Lindsey Cameron, Wharton School of the University of Pennsylvania

Algorithmic Autonomy: Manufacturing Consent in the Algorithmic Workplace
Lindsey Cameron

Description

Semester: 
Winter 2021
Lecture Time: 
Friday, January 22, 2021 - 1:30pm to 3:00pm
Lecture Location: 

Abstract

This research explores how the shift from human to algorithms as managers affects the nature of worker experience and autonomy, namely a new form of social relations of production. Drawing on a four-year qualitative study of the ride-hailing industry, I describe the experience of being managed by algorithms, conceptualizing the phenomenon of algorithmic work: a set of job-related activities that is constituted, to some extent, by a set of instructions programmed by a computer. I begin with describing how algorithm structure the work through managing the work process at multiple sites of human-algorithm interactions. While some research suggests that this introduction of algorithms creates a management system that snuffs out autonomy; I find the reconfiguration of the work process actually allows for more instances of worker autonomy. In algorithmic autonomy, workers have the ability to express autonomy at every interaction with the algorithm, ultimately producing consent to the work arrangement. However, in contrast to existing research on consent, I find that consent in the algorithmic workplace is more fragile in that consent must be constantly requested and obtained at each stage of the work process at every algorithmic interaction.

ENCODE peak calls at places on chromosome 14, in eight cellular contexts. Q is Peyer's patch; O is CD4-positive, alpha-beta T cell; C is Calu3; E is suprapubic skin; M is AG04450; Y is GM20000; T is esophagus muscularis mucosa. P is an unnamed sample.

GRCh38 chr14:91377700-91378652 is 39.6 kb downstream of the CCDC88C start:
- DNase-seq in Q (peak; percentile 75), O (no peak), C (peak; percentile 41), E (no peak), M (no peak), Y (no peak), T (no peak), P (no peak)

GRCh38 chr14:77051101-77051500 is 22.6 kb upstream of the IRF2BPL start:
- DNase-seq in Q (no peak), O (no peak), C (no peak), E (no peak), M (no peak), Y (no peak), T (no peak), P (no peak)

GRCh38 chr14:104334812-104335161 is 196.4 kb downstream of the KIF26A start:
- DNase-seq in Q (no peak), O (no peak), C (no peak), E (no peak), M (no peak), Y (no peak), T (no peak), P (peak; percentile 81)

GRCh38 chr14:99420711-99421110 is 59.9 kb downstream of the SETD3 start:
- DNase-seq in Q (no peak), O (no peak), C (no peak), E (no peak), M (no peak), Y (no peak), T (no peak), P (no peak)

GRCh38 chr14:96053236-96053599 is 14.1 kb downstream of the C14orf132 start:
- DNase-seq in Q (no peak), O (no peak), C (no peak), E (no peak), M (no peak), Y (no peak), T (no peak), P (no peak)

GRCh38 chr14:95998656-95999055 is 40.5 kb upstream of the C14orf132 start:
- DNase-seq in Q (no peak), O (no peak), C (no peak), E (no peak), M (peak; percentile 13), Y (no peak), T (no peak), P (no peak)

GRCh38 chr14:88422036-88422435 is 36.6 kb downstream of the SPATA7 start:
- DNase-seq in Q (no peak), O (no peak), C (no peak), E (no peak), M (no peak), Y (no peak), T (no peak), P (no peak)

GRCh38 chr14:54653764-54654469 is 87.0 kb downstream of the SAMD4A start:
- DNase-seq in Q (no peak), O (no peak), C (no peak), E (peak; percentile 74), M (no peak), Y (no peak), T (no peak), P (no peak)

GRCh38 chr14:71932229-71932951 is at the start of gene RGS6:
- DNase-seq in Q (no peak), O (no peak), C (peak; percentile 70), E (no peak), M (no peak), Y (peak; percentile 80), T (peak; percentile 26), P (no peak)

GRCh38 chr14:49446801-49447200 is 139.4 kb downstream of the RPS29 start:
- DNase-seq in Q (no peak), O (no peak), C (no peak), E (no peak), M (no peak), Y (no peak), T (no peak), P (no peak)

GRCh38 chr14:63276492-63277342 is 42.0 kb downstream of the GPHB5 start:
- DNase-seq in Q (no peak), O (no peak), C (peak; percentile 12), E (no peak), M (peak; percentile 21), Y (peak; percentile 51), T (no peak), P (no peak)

Recording & Additional Notes